Ferrari 550 Maranello: Past blast

By: John Bowe

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Ferrari 550 Maranello Ferrari 550 Maranello Ferrari 550 Maranello
Ferrari 550 Maranello Ferrari 550 Maranello Ferrari 550 Maranello
Ferrari 550 Maranello Ferrari 550 Maranello Ferrari 550 Maranello
Ferrari 550 Maranello Ferrari 550 Maranello Ferrari 550 Maranello
Ferrari 550 Maranello Ferrari 550 Maranello Ferrari 550 Maranello
Ferrari 550 Maranello Ferrari 550 Maranello Ferrari 550 Maranello
Ferrari 550 Maranello Ferrari 550 Maranello Ferrari 550 Maranello
Ferrari 550 Maranello Ferrari 550 Maranello Ferrari 550 Maranello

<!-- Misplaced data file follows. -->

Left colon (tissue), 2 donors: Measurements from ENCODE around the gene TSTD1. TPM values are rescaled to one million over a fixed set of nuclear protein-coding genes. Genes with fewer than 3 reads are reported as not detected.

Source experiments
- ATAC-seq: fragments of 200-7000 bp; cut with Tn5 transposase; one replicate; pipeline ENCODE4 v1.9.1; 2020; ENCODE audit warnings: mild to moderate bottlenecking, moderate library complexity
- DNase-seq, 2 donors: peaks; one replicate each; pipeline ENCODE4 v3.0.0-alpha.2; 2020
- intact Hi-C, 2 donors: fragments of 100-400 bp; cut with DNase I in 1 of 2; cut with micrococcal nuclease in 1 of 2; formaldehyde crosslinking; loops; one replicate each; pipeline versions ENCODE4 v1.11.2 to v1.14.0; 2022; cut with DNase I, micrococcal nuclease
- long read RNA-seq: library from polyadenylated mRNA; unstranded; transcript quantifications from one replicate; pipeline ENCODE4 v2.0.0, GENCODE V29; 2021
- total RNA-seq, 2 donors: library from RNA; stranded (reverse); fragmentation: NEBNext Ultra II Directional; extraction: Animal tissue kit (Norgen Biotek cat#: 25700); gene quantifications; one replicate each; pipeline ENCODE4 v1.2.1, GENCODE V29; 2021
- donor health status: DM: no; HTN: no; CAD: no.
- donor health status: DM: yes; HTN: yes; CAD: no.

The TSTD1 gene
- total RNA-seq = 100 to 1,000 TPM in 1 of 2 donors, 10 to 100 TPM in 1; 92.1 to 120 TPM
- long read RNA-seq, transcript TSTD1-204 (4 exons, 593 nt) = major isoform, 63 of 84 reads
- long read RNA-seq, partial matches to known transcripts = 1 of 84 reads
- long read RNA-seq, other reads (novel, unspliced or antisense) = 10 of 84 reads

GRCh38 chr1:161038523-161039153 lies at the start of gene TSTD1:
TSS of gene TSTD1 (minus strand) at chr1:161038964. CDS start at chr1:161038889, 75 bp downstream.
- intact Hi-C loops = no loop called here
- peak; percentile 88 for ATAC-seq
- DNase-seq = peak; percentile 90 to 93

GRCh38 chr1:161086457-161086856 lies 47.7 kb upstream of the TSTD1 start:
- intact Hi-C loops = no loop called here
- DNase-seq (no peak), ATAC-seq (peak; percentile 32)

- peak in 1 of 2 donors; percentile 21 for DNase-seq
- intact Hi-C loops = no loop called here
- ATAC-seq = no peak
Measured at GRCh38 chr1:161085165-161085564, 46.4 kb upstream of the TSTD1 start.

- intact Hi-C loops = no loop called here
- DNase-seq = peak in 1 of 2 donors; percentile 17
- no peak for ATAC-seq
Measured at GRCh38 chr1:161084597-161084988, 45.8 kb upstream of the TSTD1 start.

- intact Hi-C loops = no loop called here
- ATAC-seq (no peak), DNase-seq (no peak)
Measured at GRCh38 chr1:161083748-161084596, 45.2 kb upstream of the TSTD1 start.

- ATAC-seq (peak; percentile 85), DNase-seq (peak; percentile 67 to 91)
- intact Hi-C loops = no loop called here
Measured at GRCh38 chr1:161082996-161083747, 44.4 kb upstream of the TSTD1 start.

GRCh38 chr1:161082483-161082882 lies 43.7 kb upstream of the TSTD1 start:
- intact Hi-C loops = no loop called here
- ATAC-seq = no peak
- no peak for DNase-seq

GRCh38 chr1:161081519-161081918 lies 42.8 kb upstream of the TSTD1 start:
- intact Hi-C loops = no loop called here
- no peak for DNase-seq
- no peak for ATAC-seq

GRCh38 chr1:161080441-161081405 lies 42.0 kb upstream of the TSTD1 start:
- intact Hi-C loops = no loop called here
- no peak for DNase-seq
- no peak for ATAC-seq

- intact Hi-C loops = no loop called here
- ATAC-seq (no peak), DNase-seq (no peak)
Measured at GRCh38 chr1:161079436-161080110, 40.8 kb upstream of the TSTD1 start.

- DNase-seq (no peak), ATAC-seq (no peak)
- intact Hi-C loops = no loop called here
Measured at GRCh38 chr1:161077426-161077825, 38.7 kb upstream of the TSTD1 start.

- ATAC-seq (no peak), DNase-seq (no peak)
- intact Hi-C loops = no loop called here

Ferrari 550 Maranello Ferrari 550 Maranello Ferrari 550 Maranello
Ferrari 550 Maranello Ferrari 550 Maranello Ferrari 550 Maranello
Ferrari 550 Maranello Ferrari 550 Maranello Ferrari 550 Maranello

From the archives: Ferrari’s ‘90s V12 Grand Tourer is a nod to the glamour days of the immortal Daytona...

Ferrari 550 Maranello: Past blast
Past blast: Ferrari 550 Maranello

From Unique Cars Issue 339 July 2012

Ferrari 550 Maranello

I’m lucky enough to have had a long association with Ferraris. I raced Ross Palmer’s Ferrari 355 Challenge car in the GT championship back in the 1990s. Then I raced Ferraris with Prancing Horse Racing in 2001 and I’ve raced them, on-and-off, ever since. I’ve won quite a few races in Ferraris!